3. Dana Says:

    Pat, I suspect from your comments that you are very good at the initial meeting with the customer. We are expected to be good counselors and educators in the home buying process and explaining what a buyer needs in order to buy a home in today’s market is smart. What my article says is that it is not smart to demand that they be pre-qualified before you can help them or asking for fees prior to some time spent getting to know the customer and finding out if you can help them with their real estate needs.

  4. Pat Viohl Says:

    Dana – thanks for clarifying that. I always learn something new reading these blogs!

  5. Valerie Fortier Says:

    Great title! This is to the point. No one likes the first discussion to be “how you will pay me”! But people appreciate great service and will pay for it.

  6. dornhomes Says:

    Two things I learned after reading this article – 1) Money talk while closing a real estate deal is inevitable. 2) Excellent service and customer relations come first before the “money talk”.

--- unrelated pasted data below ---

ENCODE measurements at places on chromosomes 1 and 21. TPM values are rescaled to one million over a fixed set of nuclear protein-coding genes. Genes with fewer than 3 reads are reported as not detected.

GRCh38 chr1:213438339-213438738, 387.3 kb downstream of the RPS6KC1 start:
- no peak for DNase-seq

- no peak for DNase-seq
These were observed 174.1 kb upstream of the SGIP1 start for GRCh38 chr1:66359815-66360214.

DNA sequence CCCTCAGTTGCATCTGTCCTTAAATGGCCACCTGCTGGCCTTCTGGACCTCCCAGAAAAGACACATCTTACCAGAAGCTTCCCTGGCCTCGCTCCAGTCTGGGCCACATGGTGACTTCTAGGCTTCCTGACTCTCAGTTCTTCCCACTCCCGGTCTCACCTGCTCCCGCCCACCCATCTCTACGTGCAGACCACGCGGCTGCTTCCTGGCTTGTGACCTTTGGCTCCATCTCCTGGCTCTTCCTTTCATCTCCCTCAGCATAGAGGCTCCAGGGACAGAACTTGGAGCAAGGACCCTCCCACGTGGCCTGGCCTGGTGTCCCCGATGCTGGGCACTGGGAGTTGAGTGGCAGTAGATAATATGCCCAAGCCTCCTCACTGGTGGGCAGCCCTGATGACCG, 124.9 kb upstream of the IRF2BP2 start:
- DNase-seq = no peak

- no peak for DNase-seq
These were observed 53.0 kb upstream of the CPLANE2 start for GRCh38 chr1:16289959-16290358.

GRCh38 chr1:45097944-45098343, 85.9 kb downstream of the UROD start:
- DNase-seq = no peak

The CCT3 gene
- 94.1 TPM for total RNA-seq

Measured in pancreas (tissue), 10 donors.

– Dorn Homes, new Arizona home builder

  7. Loys White Says:

    Love it! People should come first in this business if we anticipate going the long haul. If it becomes all about you; then no one is truly interested. I do feel that once they are engaged and feel that you have their best interest at heart, then the conversation about money becomes appropriate. The market will sometime demand a request for a retainer when you evaluate the buyer/seller and realize the demands of the particular transaction will require extra effort, i.e. gas, time, professional expertise then I believe they will see the value of your worth and be willing to compromise on a reasonable retainer fee.

  8. Bob Morrison Says: